Egypt had been ravaged by foreign rulers for a period of 400 years after the end of the New Kingdom. A renewal of ancient Egyptian culture, philosophy and theology were desperately needed. The Pharaohs of the 25th Dynasty were Nubians and even though the Nubians had followed the Ancient Egyptian religion for 2000 years, they were considered foreign rulers. Pharoah Neferkare Shabaka, the 3rd Nubian ruler, sought to reestablish Old Kingdom traditions and used various restoration projects as an opportunity to bring back the golden days of Ancient Egypt as well as to popularize and solidify his rule.
This project involved restoring ancient texts, the most famous of which has been called the Shabaka Stone, written on a slab of basalt measuring 66cm (26 in) by 137cm (53 in). According to the text on the stone, Shabaka was inspecting the Temple of Ptah in Memphis when he came across a “work of the ancestors which was so worm-eaten that it could not be understood from the beginning to end” (Shabaka Stone, 1-2). Horrified by what he saw, Shabaka ordered the text on the worm-eaten papyrus scroll to be copied onto something more durable so “it became better than it had been before.” The religious text on the Shabaka Stone is referred to as the Memphite Theology and the writing is seemingly much older than the 25th Dynasty, incorporating some of the earlier theological writings of the Old and Middle Kingdoms, as well as some of the Pyramid Texts.
According to the text on the Shabaka Stone, the world was brought into being by Ptah through his heart and words:
“There took shape in the heart, there took shape on the tongue the form of Atum. For the very great one is Ptah, who gave [life] to all the gods and their kas through this heart and through this tongue,” and “For every word of the god came about through what the heart devised and the tongue commanded” (Shabaka Stone, 53).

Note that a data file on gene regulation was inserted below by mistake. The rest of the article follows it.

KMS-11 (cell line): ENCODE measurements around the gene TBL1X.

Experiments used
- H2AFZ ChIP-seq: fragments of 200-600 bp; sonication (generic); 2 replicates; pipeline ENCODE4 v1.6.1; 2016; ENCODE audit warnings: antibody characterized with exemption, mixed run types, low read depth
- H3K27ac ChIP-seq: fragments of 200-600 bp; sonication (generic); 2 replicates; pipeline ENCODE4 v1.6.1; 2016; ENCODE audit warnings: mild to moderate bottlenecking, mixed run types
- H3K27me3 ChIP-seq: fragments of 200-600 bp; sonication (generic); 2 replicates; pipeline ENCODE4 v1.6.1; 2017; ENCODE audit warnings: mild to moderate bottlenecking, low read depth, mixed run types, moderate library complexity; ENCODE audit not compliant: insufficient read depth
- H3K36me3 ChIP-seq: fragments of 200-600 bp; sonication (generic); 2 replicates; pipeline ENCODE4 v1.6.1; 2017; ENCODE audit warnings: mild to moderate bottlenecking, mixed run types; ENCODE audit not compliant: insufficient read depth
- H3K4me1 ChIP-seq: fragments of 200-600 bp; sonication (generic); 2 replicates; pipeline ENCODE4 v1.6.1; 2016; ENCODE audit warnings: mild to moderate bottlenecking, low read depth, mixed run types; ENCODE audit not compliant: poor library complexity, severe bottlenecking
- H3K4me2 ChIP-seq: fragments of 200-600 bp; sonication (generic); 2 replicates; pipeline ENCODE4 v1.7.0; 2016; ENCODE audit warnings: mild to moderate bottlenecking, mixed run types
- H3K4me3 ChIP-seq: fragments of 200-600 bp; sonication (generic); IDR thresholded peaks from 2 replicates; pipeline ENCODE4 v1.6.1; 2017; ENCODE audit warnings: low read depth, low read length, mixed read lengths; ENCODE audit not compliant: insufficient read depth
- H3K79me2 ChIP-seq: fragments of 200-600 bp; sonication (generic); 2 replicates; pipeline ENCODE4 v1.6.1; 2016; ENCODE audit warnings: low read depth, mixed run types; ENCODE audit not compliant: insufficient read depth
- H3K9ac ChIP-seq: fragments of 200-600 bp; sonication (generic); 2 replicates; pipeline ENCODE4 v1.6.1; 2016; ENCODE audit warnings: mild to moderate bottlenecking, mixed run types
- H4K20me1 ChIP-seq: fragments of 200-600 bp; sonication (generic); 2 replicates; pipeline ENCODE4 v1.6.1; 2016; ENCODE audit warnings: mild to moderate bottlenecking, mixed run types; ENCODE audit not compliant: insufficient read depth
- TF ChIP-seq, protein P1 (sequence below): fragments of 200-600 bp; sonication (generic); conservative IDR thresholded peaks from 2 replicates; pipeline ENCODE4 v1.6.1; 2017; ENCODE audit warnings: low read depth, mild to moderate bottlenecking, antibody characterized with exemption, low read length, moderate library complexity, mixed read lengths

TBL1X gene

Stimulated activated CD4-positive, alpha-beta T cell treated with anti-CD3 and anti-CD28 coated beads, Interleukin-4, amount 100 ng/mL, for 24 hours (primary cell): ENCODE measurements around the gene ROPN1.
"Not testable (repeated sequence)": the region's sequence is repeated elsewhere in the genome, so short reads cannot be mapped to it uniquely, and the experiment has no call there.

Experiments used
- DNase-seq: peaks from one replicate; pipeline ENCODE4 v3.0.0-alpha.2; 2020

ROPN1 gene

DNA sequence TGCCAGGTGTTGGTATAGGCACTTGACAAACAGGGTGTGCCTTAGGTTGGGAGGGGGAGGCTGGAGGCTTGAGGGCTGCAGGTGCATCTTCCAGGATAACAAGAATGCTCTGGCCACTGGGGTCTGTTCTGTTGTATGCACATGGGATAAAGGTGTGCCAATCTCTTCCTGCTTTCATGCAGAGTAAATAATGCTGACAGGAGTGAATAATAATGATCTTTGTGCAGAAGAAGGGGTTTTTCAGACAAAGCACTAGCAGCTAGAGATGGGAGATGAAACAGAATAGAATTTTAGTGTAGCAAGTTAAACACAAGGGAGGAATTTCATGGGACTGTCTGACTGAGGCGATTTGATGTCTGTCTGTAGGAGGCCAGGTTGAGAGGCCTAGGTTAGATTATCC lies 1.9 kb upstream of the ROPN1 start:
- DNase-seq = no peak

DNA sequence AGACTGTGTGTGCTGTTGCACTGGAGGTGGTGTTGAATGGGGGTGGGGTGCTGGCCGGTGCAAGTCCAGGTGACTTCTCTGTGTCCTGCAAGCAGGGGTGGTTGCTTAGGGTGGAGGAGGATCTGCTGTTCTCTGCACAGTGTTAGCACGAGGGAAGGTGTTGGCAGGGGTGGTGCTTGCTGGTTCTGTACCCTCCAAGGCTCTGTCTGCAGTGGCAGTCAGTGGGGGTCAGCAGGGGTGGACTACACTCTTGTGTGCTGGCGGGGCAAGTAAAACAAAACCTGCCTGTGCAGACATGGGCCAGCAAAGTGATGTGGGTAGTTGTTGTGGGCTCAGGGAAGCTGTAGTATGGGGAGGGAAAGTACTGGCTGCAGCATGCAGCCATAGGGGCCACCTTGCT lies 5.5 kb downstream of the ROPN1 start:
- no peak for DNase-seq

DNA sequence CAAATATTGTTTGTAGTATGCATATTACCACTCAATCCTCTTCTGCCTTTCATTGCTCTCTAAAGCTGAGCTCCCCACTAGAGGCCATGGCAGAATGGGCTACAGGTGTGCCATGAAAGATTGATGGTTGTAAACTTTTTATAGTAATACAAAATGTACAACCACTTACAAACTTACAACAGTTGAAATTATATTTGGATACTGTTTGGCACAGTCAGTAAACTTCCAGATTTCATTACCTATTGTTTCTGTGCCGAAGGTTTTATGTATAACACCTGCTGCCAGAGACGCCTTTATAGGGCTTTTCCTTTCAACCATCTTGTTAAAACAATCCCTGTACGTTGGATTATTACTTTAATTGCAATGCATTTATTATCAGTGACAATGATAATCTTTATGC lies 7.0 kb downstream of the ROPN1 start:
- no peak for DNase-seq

“Horus came into being in him; Thoth came into being in him as Ptah. Power came into being in the heart and by the tongue and in all limbs, in accordance with the teaching that the heart is in all bodies and mouths of all Gods, all men, all flocks, all creeping things and of everything which lives… And so it is said of Ptah: He who made all and brought the gods into being. From him every thing came forth: foods, provisions, divine offerings, all good things…Thus Ptah was satisfied after he had made all things and all divine words” (Shabaka Stone, 54).
The writings on the Shabaka Stone can be interpreted to mean that divinity is no longer restricted to the gods, but dispersed by Ptah to all creatures across the world. This does not exclude polytheism, as the text includes “the bodies and mouths of all Gods.” The Memphite Theology presents a deity who goes forth into the world and becomes an integral part of the bodies and souls of all human beings; Ptah’s divinity identifies with, and includes, nature and all living creatures.
“Lo, he gave birth to the gods.
He made the towns.
He established the nomes.
He placed the gods in their shrines.
He settled their offerings.
He established their shrines.
He made their bodies according to their wishes.
Thus the gods entered into their bodies,
of every kind of wood, of every kind of stone, of every kind of clay,
in every kind of thing that grows upon him,
in which they came to be.
Thus all the gods and their Kas were gathered to him,
content and united with the Lord of the Two Lands.”
Bodine, Joshua J. “the shabaka stone: an introduction.” Studia Antiqua 7, no. 1 (2009): 3.
Dodson, Aidan. “Shabaka.” The Encyclopedia of Ancient History (2013).
Van den Dungen, Wim. “The Theology of Memphis: Fugal Monotheism, Creative Speech & Pantheism in Ancient Egyptian thought.” maat.sofiatopia.org/memphis.htm.
Van den Dungen, Wim. “On the Shabaka Stone.” maat.sofiatopia.org/shabaka.htm.